JP Morgan’s Forey reveals what is behind his big China bet

JP Morgan’s Forey reveals what is behind his big China bet

More and better quality of companies available for overseas investors to buy is behind the decision of Austin Forey, a managing director at JP Morgan, deploy more capital in China than ever before.

Mr Forey runs the £1bn JP Morgan Emerging Markets investment trust and the £1.1bn JP Morgan Emerging markets fund.

He said the opening of the Chinese domestic equity market, via A shares, has been key to his increased exposure.

The A shares market is a listing of stocks that previously only Chinese domestic investors were permitted to invest in. But in 2017 access to the market was opened widely to overseas investors.

Mr Foley said: “Previously, the parts of the stock market you could invest in were not that attractive to us, areas such as commodities and banks, and state owned enterprises.

"But those were not the parts of the economy in China where the growth was.

"But the A shares market has opened up a whole set of more interesting opportunities for us. It has probably doubled the opportunity set.”

He added that the listing of companies such as Alibaba on the main stock exchange has also created new opportunities.

On the risk to China of a trade war with the US, Mr Forey said he does not see this as a major problem, despite an escalation in aggressive rhetoric between the two economic giants.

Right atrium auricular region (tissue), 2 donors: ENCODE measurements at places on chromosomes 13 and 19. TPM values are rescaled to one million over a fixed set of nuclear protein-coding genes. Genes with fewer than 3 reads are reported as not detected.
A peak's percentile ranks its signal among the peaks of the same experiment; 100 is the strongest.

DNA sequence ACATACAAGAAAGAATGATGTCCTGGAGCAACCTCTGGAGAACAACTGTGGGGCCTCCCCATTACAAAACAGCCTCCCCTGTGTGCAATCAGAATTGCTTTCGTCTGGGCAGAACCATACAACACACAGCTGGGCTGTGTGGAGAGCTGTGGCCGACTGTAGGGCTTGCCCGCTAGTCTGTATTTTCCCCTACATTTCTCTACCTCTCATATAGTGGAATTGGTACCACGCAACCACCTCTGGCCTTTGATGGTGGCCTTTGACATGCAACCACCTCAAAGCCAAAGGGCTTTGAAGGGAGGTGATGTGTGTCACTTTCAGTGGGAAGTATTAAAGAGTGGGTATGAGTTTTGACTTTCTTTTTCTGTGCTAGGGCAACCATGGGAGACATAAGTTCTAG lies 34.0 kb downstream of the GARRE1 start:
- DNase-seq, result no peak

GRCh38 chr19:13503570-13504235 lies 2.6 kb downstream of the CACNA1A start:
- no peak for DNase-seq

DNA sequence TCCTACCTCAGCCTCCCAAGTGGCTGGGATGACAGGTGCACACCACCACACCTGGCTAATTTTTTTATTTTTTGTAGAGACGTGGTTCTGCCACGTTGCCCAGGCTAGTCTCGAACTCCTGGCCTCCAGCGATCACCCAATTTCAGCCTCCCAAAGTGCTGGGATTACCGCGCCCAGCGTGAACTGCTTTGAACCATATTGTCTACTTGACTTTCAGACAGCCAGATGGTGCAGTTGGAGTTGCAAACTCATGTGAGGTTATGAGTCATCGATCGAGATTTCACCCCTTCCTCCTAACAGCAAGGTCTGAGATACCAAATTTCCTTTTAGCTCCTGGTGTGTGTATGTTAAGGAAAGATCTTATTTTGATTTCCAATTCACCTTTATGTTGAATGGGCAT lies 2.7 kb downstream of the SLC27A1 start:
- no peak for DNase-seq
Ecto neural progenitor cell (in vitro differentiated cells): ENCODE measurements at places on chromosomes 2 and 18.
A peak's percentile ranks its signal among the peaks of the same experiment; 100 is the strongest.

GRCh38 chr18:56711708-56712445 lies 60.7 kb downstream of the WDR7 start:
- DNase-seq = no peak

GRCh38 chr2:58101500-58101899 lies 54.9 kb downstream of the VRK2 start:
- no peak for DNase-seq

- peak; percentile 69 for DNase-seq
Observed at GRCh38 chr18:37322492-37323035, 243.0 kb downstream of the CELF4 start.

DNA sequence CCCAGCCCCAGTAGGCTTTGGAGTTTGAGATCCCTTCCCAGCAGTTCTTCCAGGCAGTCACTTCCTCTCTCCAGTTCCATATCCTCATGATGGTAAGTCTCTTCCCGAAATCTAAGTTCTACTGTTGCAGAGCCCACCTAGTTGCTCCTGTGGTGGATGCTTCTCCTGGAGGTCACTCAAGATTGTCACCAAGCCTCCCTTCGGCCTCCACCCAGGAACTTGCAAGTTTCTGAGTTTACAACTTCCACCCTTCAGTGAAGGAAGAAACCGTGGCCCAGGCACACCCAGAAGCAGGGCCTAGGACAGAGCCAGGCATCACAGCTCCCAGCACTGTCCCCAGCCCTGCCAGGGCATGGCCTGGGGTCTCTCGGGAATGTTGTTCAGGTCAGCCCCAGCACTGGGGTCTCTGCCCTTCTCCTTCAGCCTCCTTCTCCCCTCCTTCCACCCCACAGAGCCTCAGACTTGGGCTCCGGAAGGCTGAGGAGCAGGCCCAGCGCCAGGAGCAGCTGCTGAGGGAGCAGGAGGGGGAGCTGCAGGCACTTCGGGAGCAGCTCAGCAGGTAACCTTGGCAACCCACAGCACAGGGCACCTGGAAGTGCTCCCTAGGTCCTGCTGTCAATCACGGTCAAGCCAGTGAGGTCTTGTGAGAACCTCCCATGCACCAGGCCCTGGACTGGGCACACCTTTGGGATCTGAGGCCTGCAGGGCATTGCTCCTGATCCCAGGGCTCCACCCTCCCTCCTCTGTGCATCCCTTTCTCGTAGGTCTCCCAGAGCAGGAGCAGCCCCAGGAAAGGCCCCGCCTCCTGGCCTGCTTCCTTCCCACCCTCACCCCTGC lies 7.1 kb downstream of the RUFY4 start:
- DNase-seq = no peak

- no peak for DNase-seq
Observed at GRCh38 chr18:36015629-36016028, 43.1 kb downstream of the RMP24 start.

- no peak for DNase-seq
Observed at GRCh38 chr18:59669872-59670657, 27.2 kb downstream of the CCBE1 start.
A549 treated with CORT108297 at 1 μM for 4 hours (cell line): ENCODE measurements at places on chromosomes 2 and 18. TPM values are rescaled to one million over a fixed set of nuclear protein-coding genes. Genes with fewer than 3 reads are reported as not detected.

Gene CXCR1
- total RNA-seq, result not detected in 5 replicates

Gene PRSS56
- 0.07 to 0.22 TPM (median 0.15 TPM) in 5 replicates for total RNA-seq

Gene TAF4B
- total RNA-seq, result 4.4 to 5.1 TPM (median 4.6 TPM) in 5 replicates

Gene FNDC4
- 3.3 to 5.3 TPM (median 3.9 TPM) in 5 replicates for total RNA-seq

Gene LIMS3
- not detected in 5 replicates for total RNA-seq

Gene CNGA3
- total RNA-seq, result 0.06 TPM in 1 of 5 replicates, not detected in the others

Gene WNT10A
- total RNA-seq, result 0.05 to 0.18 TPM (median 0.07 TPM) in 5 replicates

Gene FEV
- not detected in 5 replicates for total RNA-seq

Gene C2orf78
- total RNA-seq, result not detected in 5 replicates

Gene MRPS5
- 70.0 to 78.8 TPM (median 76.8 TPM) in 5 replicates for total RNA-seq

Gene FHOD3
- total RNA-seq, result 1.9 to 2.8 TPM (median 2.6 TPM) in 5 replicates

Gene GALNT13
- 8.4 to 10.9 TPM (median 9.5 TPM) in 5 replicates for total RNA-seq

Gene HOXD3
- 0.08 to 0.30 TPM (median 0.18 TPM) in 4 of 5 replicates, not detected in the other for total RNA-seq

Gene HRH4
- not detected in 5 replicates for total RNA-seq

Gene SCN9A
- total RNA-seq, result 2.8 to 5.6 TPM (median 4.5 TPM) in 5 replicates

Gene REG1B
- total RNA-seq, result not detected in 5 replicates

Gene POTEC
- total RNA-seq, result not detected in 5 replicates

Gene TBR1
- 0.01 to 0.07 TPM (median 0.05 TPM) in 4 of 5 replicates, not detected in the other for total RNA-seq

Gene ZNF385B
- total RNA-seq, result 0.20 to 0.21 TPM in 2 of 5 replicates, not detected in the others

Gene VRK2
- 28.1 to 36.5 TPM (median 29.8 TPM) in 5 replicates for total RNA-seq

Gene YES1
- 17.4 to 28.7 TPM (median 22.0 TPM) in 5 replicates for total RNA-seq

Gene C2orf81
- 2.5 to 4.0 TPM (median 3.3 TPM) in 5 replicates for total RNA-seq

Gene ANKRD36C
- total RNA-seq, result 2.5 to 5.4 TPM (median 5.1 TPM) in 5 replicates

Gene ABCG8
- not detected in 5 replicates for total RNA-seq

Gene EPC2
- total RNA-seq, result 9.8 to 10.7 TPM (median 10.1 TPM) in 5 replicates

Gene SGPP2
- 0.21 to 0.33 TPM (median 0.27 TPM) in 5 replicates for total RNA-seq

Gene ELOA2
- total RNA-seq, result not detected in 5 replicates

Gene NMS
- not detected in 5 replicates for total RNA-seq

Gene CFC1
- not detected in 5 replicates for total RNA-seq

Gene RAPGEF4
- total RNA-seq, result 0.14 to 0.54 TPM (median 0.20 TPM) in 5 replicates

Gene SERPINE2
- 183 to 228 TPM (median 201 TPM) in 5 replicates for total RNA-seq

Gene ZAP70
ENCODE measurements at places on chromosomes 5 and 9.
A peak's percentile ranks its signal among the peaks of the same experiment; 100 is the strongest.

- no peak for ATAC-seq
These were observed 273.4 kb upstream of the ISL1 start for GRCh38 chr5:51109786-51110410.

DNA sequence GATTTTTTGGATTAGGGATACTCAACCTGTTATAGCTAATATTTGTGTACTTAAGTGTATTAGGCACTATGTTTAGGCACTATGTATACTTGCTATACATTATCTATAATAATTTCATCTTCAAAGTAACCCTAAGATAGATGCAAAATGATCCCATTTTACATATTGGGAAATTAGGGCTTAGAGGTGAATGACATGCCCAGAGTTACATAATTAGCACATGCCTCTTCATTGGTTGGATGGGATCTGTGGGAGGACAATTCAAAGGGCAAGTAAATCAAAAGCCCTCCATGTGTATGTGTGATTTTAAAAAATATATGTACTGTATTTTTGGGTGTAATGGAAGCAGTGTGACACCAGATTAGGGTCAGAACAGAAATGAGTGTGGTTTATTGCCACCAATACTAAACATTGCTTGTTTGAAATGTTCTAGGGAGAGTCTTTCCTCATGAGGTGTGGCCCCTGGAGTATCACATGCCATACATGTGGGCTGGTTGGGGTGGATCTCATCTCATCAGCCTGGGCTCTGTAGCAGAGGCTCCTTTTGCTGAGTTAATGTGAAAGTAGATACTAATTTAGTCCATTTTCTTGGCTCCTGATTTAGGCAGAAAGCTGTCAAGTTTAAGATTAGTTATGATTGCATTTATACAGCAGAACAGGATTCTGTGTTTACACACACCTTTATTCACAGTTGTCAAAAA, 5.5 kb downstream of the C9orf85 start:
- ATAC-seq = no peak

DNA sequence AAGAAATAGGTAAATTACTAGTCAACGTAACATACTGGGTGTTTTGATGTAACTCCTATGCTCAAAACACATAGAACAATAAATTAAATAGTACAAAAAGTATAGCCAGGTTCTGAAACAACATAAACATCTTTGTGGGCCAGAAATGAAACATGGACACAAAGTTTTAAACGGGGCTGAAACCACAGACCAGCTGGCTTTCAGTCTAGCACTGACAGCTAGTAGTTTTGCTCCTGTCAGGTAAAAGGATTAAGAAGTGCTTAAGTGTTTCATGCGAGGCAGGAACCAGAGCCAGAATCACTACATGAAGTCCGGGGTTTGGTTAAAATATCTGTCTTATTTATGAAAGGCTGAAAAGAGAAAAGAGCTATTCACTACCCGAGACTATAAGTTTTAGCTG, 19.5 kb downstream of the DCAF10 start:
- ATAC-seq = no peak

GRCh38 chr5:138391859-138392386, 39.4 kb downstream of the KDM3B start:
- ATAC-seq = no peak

He said most of what has happened so far has been “noise”, which investors should ignore.

His concern about the level of credit growth in the Chinese economy “about three years ago”, have also subsided, and Mr Foley said he does not now see a hard landing for the economy, as policy makers in China have acted to prevent a deep crisis emerging.

The Chinese population have substantial savings, and it is from this that banks raise capital to lend.

This contrasts with the model deployed by many banks in developed markets prior to and since the global financial crisis, whereby lending is expanded far beyond the level of deposits held by commercial banks through the use of capital markets.

It was the collapse in the availability of this funding that precipitated the global financial crisis of 2007.   

The three sectors of the emerging markets Mr Forey finds most interesting are financial companies, consumer stocks and technology.

Dale Nicholls, who runs the £1.8bn Fidelity China Special Situations investment trust, said consumer growth is his focus.

He said: “Investments related to the rise of China’s middle-class consumer remain a core focus for me.

"These consumers are demanding more from products and services - and some companies are responding with strong offerings on both of these fronts.”

Jason Hollands, managing director for business development and communications at Tilney, said there are considerable value opportunities in emerging markets.

"Undoubtedly even greater than the headline number suggests given the influence of a cluster of major technology stocks: Baidu, Alibaba and Tencent, which together make up around a third of the MSCI China Index, and saw very sharp share price rises in 2017.